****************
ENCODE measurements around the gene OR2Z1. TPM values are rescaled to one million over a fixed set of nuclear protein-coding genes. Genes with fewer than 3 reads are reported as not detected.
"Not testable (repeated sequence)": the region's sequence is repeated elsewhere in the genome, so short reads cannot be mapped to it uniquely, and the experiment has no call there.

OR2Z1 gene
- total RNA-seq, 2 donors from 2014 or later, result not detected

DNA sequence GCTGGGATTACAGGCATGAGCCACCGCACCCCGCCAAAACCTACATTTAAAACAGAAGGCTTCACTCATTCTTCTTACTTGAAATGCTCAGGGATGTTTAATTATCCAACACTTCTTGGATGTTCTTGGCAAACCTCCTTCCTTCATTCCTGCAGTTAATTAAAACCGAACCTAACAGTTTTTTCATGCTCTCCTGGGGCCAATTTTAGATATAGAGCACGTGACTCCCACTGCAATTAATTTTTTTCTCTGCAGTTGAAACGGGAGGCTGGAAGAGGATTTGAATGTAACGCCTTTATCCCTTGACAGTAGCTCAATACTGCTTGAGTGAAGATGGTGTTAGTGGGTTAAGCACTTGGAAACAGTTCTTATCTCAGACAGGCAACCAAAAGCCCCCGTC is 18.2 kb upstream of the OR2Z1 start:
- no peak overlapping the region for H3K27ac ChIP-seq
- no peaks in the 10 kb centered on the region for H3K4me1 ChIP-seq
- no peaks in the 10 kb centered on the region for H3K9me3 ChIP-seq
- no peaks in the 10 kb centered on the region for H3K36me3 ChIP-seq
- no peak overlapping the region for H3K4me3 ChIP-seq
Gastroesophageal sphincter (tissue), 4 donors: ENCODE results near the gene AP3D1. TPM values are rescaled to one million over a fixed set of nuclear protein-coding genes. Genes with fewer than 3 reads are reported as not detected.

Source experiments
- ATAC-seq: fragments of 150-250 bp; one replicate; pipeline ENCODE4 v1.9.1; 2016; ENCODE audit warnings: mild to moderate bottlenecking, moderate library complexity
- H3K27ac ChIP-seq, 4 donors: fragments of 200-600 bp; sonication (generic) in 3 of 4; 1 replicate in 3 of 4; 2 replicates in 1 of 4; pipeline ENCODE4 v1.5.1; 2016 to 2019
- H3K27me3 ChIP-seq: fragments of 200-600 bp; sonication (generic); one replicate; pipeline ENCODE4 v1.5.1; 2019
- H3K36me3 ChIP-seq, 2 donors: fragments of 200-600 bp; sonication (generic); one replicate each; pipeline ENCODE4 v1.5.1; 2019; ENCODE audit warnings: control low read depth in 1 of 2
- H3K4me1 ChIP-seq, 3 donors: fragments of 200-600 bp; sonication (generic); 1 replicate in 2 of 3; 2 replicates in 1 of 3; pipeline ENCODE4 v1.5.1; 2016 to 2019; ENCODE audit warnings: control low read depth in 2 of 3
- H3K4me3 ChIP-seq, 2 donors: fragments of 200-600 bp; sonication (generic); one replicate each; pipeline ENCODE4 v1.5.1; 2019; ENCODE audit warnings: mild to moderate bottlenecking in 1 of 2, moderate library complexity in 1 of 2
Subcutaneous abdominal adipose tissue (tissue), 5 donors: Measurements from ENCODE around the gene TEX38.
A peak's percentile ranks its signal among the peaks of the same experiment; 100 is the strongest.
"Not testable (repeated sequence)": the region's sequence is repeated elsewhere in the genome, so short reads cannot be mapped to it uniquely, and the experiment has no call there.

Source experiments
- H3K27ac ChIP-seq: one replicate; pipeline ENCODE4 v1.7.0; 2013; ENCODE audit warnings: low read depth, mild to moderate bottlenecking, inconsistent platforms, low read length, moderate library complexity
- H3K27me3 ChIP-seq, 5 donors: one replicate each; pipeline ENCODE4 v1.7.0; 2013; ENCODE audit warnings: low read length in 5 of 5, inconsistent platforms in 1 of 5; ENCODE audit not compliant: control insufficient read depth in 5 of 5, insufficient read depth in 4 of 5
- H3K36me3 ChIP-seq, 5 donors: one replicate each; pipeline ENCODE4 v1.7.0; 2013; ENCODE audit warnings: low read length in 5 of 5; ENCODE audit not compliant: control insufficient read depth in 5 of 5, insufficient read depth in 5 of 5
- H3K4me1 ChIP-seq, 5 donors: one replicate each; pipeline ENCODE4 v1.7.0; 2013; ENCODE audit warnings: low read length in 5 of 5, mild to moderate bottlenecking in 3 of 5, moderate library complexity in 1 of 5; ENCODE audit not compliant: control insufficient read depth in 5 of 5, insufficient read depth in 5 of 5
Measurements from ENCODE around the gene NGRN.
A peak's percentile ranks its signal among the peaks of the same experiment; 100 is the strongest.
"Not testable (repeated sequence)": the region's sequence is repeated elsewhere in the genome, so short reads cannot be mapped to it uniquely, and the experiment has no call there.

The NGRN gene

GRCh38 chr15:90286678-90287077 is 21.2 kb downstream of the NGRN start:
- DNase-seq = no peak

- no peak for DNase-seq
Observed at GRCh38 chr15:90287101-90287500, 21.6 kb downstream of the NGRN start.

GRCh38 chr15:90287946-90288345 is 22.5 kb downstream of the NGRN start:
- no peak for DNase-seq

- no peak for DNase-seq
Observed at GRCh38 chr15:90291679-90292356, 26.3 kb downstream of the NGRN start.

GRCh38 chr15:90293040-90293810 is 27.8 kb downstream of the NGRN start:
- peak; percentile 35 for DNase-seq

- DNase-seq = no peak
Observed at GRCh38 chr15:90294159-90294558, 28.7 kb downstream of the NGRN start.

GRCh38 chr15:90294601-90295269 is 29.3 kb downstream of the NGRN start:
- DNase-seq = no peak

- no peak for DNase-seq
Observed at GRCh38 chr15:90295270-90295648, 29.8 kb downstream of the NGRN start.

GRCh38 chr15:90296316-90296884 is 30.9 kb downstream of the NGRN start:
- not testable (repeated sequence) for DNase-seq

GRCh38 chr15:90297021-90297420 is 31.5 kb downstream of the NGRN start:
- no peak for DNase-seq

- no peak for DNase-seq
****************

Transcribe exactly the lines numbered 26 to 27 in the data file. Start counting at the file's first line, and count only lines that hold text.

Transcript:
- H3K4me1 ChIP-seq, 5 donors: one replicate each; pipeline ENCODE4 v1.7.0; 2013; ENCODE audit warnings: low read length in 5 of 5, mild to moderate bottlenecking in 3 of 5, moderate library complexity in 1 of 5; ENCODE audit not compliant: control insufficient read depth in 5 of 5, insufficient read depth in 5 of 5
Measurements from ENCODE around the gene NGRN.